6. Keith Head & Thierry Mayer, 2004. "Market Potential and the Location of Japanese Firms in the European Union," Sciences Po publications info:hdl:2441/10192, Sciences Po.
  7. Gianmarco Ottaviano & Takatoshi Tabuchi & Jacques-FranÁois Thisse, 2002. "Agglomeration and Trade Revisited," International Economic Review, Department of Economics, University of Pennsylvania and Osaka University Institute of Social and Economic Research Association, vol. 43(2), pages 409-436, May.
  8. Chad Syverson, 2007. "PRICES, SPATIAL COMPETITION AND HETEROGENEOUS PRODUCERS: AN EMPIRICAL TEST -super-," Journal of Industrial Economics, Wiley Blackwell, vol. 55(2), pages 197-222, 06.
  9. Andrew.B Bernard & J. Bradford Jensen & Stephen Redding & Peter K. Schott, 2007. "Firms in international trade," LSE Research Online Documents on Economics 3682, London School of Economics and Political Science, LSE Library.
  10. Pierre-Philippe COMBES & Gilles DURANTON & Laurent GOBILLON & Diego PUGA & Sébastien ROUX, 2009. "The Productivity Advantages of Large Cities : Distinguishing Agglomeration from Firm Selection," Working Papers 2009-08, Centre de Recherche en Economie et Statistique.
  11. Yeaple, Stephen & Helpman, Elhanan & Melitz, Marc, 2004. "Export versus FDI with Heterogeneous Firms," Scholarly Articles 3229098, Harvard University Department of Economics.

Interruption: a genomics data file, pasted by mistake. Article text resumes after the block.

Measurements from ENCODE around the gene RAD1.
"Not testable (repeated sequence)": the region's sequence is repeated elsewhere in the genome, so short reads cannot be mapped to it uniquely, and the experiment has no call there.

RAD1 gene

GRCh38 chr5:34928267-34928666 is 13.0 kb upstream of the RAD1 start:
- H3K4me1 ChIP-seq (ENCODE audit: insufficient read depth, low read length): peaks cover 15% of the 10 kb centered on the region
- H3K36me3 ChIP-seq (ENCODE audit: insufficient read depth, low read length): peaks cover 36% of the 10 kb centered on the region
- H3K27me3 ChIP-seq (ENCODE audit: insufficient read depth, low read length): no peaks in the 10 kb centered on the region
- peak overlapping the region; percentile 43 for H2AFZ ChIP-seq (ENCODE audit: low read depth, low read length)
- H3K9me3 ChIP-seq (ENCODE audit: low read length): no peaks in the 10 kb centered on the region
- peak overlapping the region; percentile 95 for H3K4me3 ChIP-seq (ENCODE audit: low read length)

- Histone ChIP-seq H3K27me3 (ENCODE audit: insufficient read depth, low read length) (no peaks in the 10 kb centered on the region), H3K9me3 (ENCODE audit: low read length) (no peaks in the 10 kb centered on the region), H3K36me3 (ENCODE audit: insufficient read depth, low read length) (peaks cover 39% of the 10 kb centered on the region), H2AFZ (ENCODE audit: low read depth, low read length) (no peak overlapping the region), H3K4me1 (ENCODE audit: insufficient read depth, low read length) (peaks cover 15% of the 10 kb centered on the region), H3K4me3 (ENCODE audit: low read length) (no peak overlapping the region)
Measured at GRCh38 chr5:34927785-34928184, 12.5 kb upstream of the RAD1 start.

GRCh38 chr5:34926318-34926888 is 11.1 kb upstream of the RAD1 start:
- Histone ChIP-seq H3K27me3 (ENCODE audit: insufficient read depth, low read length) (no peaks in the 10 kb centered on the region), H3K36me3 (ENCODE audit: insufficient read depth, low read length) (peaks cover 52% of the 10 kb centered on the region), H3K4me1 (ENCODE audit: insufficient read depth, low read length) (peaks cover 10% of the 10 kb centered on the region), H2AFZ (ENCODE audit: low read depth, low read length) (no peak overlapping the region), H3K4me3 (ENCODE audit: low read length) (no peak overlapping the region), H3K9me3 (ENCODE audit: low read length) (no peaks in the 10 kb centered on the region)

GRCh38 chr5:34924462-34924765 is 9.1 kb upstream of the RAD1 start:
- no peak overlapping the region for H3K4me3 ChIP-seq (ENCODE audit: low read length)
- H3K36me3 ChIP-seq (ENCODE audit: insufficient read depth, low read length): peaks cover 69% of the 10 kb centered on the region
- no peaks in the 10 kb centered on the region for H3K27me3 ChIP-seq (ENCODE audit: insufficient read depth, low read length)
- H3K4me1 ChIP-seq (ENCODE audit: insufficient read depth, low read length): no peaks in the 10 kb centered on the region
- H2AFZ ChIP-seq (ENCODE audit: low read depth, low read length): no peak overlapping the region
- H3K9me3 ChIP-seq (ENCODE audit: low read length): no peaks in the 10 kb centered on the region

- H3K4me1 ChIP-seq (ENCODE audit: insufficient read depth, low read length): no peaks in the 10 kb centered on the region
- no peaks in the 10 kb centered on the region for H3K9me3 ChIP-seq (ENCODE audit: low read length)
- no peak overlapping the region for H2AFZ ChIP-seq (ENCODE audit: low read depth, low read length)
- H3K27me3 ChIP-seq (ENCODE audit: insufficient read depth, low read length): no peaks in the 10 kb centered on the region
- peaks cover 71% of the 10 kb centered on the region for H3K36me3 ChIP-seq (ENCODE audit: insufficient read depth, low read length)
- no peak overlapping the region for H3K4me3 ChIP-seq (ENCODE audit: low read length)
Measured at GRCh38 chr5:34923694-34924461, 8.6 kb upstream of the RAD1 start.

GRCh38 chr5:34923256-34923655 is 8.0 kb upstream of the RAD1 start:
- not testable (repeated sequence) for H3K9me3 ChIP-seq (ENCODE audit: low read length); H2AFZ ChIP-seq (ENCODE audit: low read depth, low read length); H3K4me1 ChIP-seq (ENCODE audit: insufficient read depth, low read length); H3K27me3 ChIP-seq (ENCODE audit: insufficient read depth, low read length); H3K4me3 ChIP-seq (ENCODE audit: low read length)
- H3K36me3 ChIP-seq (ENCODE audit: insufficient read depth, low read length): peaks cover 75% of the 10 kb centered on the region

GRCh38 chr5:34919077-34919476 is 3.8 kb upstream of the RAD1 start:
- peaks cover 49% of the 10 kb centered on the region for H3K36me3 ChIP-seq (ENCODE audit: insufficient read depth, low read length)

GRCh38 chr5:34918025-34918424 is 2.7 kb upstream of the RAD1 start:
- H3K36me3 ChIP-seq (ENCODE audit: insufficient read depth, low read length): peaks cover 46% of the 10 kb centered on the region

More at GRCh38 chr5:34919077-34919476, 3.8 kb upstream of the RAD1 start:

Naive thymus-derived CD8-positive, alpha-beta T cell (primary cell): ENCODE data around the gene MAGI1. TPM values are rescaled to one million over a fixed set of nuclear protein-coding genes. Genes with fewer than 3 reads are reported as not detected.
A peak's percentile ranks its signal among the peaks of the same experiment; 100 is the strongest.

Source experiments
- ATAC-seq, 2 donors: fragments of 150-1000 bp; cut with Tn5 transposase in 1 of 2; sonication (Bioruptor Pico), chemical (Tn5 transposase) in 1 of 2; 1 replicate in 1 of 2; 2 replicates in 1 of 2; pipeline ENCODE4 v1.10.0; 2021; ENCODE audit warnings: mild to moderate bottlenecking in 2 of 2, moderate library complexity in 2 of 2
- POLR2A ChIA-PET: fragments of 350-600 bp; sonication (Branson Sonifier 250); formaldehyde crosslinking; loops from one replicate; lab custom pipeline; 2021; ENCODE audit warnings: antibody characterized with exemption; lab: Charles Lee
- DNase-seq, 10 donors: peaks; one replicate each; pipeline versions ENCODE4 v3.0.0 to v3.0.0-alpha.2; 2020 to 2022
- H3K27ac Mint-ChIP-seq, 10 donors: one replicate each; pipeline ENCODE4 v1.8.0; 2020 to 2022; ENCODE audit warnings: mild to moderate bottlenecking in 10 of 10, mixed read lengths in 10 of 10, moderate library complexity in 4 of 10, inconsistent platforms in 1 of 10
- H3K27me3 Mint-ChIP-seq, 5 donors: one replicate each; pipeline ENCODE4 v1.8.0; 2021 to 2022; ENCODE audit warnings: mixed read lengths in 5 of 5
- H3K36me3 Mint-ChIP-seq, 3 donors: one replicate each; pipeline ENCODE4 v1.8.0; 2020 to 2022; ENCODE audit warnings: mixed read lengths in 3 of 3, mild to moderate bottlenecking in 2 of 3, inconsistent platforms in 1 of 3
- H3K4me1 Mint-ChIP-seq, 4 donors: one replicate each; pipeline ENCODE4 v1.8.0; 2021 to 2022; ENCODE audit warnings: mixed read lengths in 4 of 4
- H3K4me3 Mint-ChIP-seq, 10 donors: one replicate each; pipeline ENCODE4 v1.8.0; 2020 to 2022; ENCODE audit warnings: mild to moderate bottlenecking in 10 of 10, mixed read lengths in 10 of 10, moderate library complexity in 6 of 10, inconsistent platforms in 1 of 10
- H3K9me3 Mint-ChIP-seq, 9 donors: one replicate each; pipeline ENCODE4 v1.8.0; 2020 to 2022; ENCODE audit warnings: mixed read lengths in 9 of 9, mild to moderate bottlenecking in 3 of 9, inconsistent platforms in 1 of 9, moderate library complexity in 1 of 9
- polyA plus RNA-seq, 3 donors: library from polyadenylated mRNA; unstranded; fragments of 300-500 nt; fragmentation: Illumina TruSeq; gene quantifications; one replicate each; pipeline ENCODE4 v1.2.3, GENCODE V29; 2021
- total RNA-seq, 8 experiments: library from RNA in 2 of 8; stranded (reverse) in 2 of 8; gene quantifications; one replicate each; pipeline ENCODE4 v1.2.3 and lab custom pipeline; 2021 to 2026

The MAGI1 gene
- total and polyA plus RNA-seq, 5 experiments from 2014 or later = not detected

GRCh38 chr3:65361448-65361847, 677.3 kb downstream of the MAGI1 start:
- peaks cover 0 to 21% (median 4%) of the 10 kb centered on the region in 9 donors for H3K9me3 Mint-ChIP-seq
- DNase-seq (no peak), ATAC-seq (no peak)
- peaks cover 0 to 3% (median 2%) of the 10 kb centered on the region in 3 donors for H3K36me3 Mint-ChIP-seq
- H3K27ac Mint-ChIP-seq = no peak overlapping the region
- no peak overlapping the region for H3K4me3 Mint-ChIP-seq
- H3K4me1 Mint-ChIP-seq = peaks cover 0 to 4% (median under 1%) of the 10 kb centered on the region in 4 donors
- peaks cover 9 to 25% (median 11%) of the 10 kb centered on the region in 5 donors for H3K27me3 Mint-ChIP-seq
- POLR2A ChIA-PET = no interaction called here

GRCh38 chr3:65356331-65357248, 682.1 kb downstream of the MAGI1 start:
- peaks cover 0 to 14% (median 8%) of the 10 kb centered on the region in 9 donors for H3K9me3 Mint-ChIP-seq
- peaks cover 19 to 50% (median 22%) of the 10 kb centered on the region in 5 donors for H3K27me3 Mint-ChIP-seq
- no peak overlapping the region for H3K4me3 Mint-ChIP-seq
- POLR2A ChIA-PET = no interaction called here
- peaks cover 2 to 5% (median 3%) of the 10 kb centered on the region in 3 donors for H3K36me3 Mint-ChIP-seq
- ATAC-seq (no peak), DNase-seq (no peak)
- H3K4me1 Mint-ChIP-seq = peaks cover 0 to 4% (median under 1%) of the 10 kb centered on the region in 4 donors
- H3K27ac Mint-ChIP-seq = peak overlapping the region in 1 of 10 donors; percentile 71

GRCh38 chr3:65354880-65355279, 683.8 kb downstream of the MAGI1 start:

12. Rikard Forslid & Toshihiro Okubo, 2011. "On the development strategy of countries of intermediate size - An analysis of heterogeneous firms in a multi-region framework," Keio/Kyoto Joint Global COE Discussion Paper Series 2011-029, Keio/Kyoto Joint Global COE Program.
  13. Marc J. Melitz & Gianmarco I.P. Ottaviano, 2005. "Market Size, Trade, and Productivity," NBER Working Papers 11393, National Bureau of Economic Research, Inc.
  14. Marc J. Melitz, 2003. "The Impact of Trade on Intra-Industry Reallocations and Aggregate Industry Productivity," Econometrica, Econometric Society, vol. 71(6), pages 1695-1725, November.
  15. K.H. Midelfart & H.G. Overman & S.J. Redding & A.J. Venables, 2000. "The location of European industry," European Economy - Economic Papers 2008 - 2015 142, Directorate General Economic and Financial Affairs (DG ECFIN), European Commission.
  16. Richard Baldwin & Toshihiro Okubo, 2005. "Heterogeneous Firms, Agglomeration and Economic Geography: Spatial Selection and Sorting," NBER Working Papers 11650, National Bureau of Economic Research, Inc.
  17. Stephen Redding & Anthony J. Venables, 2001. "Economic Geography and International Inequality," CEP Discussion Papers dp0495, Centre for Economic Performance, LSE.
  18. Raul Livas Elizondo & Paul Krugman, 1992. "Trade Policy and the Third World Metropolis," NBER Working Papers 4238, National Bureau of Economic Research, Inc.
  19. Hisamitsu Saito & Munisamy Gopinath & JunJie Wu, 2011. "Heterogeneous firms, trade liberalization and agglomeration," Canadian Journal of Economics, Canadian Economics Association, vol. 44(2), pages 541-560, May.